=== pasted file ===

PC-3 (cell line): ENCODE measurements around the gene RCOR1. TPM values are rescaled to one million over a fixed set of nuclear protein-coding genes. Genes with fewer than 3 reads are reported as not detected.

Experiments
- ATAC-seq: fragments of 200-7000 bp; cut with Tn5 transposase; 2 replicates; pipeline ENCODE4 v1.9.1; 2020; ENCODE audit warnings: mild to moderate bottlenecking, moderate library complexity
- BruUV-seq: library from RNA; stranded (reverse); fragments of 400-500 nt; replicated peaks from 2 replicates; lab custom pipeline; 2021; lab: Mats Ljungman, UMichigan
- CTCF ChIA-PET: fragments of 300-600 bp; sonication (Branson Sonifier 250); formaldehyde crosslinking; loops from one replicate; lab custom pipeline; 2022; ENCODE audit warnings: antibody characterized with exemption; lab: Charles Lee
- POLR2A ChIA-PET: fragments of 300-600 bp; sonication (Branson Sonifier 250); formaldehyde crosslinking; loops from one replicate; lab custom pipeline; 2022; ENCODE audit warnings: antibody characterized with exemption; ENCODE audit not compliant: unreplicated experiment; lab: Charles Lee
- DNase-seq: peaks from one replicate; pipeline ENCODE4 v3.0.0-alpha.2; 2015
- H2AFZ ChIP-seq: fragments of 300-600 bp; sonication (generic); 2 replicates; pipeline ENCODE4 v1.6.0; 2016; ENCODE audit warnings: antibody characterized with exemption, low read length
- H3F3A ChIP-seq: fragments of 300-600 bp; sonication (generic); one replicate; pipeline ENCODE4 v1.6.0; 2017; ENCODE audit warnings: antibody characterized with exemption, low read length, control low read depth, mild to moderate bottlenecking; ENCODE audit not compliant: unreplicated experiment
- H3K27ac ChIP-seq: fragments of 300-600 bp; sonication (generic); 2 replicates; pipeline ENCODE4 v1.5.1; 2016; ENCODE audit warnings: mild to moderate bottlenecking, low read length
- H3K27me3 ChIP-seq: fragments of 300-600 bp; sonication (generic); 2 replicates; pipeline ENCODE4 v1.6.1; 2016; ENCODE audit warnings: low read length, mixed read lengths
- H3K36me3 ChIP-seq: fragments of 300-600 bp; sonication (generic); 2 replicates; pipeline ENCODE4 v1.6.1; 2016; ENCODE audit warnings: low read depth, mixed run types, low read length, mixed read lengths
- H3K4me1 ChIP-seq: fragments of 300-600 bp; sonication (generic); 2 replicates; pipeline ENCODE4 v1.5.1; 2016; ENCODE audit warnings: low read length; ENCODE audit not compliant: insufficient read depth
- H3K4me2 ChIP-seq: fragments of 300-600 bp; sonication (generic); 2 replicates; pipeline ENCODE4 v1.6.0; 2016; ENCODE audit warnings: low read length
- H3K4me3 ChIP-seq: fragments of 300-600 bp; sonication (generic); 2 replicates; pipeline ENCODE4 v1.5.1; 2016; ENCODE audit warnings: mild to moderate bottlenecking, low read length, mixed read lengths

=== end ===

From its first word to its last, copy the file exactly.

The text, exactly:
PC-3 (cell line): ENCODE measurements around the gene RCOR1. TPM values are rescaled to one million over a fixed set of nuclear protein-coding genes. Genes with fewer than 3 reads are reported as not detected.

Experiments
- ATAC-seq: fragments of 200-7000 bp; cut with Tn5 transposase; 2 replicates; pipeline ENCODE4 v1.9.1; 2020; ENCODE audit warnings: mild to moderate bottlenecking, moderate library complexity
- BruUV-seq: library from RNA; stranded (reverse); fragments of 400-500 nt; replicated peaks from 2 replicates; lab custom pipeline; 2021; lab: Mats Ljungman, UMichigan
- CTCF ChIA-PET: fragments of 300-600 bp; sonication (Branson Sonifier 250); formaldehyde crosslinking; loops from one replicate; lab custom pipeline; 2022; ENCODE audit warnings: antibody characterized with exemption; lab: Charles Lee
- POLR2A ChIA-PET: fragments of 300-600 bp; sonication (Branson Sonifier 250); formaldehyde crosslinking; loops from one replicate; lab custom pipeline; 2022; ENCODE audit warnings: antibody characterized with exemption; ENCODE audit not compliant: unreplicated experiment; lab: Charles Lee
- DNase-seq: peaks from one replicate; pipeline ENCODE4 v3.0.0-alpha.2; 2015
- H2AFZ ChIP-seq: fragments of 300-600 bp; sonication (generic); 2 replicates; pipeline ENCODE4 v1.6.0; 2016; ENCODE audit warnings: antibody characterized with exemption, low read length
- H3F3A ChIP-seq: fragments of 300-600 bp; sonication (generic); one replicate; pipeline ENCODE4 v1.6.0; 2017; ENCODE audit warnings: antibody characterized with exemption, low read length, control low read depth, mild to moderate bottlenecking; ENCODE audit not compliant: unreplicated experiment
- H3K27ac ChIP-seq: fragments of 300-600 bp; sonication (generic); 2 replicates; pipeline ENCODE4 v1.5.1; 2016; ENCODE audit warnings: mild to moderate bottlenecking, low read length
- H3K27me3 ChIP-seq: fragments of 300-600 bp; sonication (generic); 2 replicates; pipeline ENCODE4 v1.6.1; 2016; ENCODE audit warnings: low read length, mixed read lengths
- H3K36me3 ChIP-seq: fragments of 300-600 bp; sonication (generic); 2 replicates; pipeline ENCODE4 v1.6.1; 2016; ENCODE audit warnings: low read depth, mixed run types, low read length, mixed read lengths
- H3K4me1 ChIP-seq: fragments of 300-600 bp; sonication (generic); 2 replicates; pipeline ENCODE4 v1.5.1; 2016; ENCODE audit warnings: low read length; ENCODE audit not compliant: insufficient read depth
- H3K4me2 ChIP-seq: fragments of 300-600 bp; sonication (generic); 2 replicates; pipeline ENCODE4 v1.6.0; 2016; ENCODE audit warnings: low read length
- H3K4me3 ChIP-seq: fragments of 300-600 bp; sonication (generic); 2 replicates; pipeline ENCODE4 v1.5.1; 2016; ENCODE audit warnings: mild to moderate bottlenecking, low read length, mixed read lengths